Thursday 25 August
Late morning found us again at Brighton station, this time to pop along to the record shop where my son works to watch Lisa Hannigan do a short in-store performance. Sitting alone on the counter with only her guitar to shield this waif from the crowd she played 3 songs of delicate beauty, sparse lilting melodies under a soft fragile voice, spun together like fine lace into intricate compositions, so much more than the sum of their parts.
Our musical souls satisfied we met my son on his lunch break and at 3pm we sat down for breakfast at Tiffany’s; the breakfast being an all-day spread of carbohydrates and calories, washed down with caffeine; Tiffany’s being the name of this establishment and highly recommended if you find your arteries softening and in need of some grease to harden them.
Returning to Littlehampton we rode back on bikes sagging under the weight gained from breakfast, the tyres upon which we bounced down to the station now flattened and squelching over the tarmac. I think I may have actually sweated lard. Once safely back we sat outside with a cup of tea and our books. I had my bare feet on our little camping table and absentmindedly excavated my ear with a satisfying squeak that I though only I could detect. Alison snorted her tea out over her book, giggling at my uncouthness, all very childish but innocent. In contrast our neighbours were sitting primly at their camping table, travel condiment set positioned between them like a little Tupperware barrier, napkins folded neatly and cutlery polished as they tucked into a carefully constructed salad. He complained to her about the untidy state of the trees on the site, various ailments that afflicted his family and then the infidelities of his work colleagues. Such was his all-consuming dullness he couldn’t even make extra marital rumpy-pumpy sound interesting. She barely said a word. I rather formed the impression she had heard it all before and was possibly longing for some rumpy-pumpy, marital or otherwise, to enliven her time confined in a caravan with Mr Tedious.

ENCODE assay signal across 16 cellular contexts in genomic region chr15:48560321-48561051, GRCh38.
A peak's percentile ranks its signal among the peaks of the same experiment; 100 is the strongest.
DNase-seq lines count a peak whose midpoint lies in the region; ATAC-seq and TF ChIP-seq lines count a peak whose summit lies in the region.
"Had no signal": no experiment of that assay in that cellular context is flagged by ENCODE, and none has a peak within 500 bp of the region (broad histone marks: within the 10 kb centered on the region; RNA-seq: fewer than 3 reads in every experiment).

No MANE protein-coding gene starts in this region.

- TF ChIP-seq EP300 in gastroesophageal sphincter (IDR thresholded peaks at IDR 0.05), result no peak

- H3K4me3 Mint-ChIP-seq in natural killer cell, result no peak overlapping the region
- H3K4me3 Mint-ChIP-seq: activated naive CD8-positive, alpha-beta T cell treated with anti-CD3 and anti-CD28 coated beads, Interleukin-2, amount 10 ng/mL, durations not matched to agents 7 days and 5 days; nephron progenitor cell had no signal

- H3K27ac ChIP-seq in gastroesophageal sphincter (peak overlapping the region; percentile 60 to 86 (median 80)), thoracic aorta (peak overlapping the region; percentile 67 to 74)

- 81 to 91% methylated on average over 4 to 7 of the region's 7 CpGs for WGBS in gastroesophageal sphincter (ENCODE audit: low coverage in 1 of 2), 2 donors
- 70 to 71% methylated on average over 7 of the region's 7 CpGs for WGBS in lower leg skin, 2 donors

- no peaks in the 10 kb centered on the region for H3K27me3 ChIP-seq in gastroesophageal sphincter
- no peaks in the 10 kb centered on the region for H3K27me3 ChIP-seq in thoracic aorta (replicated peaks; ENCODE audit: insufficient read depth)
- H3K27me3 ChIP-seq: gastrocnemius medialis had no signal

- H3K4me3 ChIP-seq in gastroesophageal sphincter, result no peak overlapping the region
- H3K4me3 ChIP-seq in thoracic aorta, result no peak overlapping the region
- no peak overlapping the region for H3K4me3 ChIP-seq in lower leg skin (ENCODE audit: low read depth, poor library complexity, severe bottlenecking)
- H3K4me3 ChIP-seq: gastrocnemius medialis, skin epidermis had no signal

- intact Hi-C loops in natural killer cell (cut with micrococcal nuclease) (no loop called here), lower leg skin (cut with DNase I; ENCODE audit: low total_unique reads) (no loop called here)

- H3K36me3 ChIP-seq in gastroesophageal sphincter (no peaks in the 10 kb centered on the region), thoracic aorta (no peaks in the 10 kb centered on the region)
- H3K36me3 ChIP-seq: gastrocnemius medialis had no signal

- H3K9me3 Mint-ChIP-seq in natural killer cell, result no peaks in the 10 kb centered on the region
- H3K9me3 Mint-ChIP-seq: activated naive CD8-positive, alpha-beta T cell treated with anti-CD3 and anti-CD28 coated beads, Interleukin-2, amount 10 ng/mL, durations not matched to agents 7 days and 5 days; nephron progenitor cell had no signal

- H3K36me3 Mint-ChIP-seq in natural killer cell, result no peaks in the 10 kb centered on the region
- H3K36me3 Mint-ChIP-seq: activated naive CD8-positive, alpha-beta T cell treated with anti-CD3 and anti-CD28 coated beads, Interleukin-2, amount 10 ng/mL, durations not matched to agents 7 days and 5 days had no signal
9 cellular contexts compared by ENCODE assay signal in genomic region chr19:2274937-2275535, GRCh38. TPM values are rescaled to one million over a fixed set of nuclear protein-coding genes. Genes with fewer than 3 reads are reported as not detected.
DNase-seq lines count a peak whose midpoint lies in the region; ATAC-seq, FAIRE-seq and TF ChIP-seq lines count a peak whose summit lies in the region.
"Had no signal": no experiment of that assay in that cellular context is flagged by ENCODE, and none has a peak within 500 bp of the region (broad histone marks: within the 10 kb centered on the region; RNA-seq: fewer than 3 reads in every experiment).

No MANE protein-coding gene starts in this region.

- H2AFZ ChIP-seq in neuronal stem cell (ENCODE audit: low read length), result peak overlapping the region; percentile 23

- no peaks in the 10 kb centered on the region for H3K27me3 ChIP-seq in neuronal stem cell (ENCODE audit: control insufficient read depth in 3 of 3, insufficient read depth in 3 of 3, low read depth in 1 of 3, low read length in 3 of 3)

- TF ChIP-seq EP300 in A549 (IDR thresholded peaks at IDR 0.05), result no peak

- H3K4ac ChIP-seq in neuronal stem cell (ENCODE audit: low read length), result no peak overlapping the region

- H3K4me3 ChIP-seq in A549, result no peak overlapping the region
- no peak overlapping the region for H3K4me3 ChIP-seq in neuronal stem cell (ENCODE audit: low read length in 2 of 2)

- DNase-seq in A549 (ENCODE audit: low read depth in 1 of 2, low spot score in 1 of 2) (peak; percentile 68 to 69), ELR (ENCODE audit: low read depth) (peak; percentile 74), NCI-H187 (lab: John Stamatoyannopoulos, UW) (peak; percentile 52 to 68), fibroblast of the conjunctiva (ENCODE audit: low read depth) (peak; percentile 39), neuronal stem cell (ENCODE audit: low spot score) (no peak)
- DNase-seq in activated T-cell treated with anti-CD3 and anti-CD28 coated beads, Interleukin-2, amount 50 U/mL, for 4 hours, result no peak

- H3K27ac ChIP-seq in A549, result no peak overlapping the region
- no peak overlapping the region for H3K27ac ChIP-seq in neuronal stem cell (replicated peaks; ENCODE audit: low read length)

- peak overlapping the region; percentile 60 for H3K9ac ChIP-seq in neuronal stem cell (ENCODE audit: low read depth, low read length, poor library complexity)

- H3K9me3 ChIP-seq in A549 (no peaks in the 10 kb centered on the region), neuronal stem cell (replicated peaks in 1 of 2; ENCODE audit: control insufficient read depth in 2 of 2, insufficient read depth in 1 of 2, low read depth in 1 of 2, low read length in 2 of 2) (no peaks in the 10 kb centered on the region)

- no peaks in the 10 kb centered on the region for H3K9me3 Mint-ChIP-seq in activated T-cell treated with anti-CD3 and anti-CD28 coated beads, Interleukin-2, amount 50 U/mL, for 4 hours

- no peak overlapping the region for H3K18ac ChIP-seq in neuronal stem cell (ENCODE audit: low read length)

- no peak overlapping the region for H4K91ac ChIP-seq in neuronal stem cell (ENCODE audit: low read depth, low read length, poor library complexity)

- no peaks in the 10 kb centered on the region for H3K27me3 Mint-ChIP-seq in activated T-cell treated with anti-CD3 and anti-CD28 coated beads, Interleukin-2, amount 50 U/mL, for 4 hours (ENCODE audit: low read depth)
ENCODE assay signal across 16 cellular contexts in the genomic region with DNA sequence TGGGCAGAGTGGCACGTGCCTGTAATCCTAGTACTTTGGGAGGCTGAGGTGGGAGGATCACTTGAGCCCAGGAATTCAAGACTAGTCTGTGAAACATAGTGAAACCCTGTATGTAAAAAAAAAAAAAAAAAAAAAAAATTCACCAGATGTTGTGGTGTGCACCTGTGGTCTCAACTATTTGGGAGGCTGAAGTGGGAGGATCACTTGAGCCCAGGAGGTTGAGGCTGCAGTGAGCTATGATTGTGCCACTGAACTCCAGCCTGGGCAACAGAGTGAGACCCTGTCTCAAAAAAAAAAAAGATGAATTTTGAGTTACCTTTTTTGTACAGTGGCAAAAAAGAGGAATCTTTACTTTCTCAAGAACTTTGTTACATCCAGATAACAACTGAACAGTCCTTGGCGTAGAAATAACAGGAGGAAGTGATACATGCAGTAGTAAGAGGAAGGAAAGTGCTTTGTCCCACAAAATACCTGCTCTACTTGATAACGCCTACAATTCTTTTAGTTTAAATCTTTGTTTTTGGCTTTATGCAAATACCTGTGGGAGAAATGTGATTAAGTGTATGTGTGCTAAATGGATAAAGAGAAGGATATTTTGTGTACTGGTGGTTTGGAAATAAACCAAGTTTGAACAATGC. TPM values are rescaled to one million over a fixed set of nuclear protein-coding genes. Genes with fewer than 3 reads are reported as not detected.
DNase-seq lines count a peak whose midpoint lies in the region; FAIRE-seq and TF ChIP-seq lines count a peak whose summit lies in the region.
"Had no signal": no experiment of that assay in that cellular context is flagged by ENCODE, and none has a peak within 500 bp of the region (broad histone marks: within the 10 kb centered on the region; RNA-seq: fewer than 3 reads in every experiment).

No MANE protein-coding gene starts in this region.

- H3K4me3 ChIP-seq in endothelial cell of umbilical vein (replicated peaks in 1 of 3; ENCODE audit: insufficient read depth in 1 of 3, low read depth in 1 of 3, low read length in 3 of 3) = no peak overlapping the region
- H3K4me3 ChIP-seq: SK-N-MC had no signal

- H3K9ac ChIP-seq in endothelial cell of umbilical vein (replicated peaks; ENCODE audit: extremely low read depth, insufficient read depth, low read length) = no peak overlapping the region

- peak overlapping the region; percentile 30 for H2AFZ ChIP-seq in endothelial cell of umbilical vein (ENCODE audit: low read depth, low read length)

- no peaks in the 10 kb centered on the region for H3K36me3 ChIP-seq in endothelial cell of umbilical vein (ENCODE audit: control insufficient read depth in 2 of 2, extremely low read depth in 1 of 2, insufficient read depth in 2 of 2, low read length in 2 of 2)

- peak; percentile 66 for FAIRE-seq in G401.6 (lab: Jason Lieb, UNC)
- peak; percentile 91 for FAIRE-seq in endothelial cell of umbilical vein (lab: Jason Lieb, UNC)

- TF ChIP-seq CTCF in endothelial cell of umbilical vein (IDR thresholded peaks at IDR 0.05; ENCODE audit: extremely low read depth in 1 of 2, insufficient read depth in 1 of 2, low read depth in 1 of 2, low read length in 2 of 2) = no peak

We weren’t surprised to see him don an apron over his pastel shorts to wash up and to our delight noticed that he was wearing long white socks with sandals. He was also pale, as in not at all tanned despite the unrelenting sunshine. This isn’t necessarily a bad thing given the risks involved but quite how you keep your face as pallid as your legs in this climate is a mystery. But credit to him, he clearly knows and understands the risks. Around the site are many examples of men who quite clearly believe they are immune to radiation. There are lean, crisp skinned men who look like they’ve been hewn from teak, wobbly tender red blokes whose ample flesh is seared by the sun and forming blisters, sweaty pale men with a glossy sheen upon whose skin the sun’s powers seem wasted and the portly retired sun worshippers who glow with a carroty veneer. These are the full time outdoors caravan enthusiasts. They probably winter in Spain and have been harbouring ambitions to learn the language for the last 5 years since giving up the day job and buying themselves a 4 berth Concorde Raid Laser Starfighter Extreme caravan with their redundancy cash. Their wives or girlfriends seem to come in two types, erect and willowy, with neat hair and a ‘can do’ attitude or plump and glittery with a ‘do this, now’ attitude.
Of course I’m making ridiculous and unfair generalisations. After all some motorhomers eat fish finger sandwiches outside, ooze tomato sauce down their open shirt front, drink beer from the bottle and belch loudly. All of which I’m proud to say I did before bidding our startled neighbours a ketchupy adieu and retiring into Mavis to plan our itinerary for the next few days. An entirely new type of site in The New Forest beckons.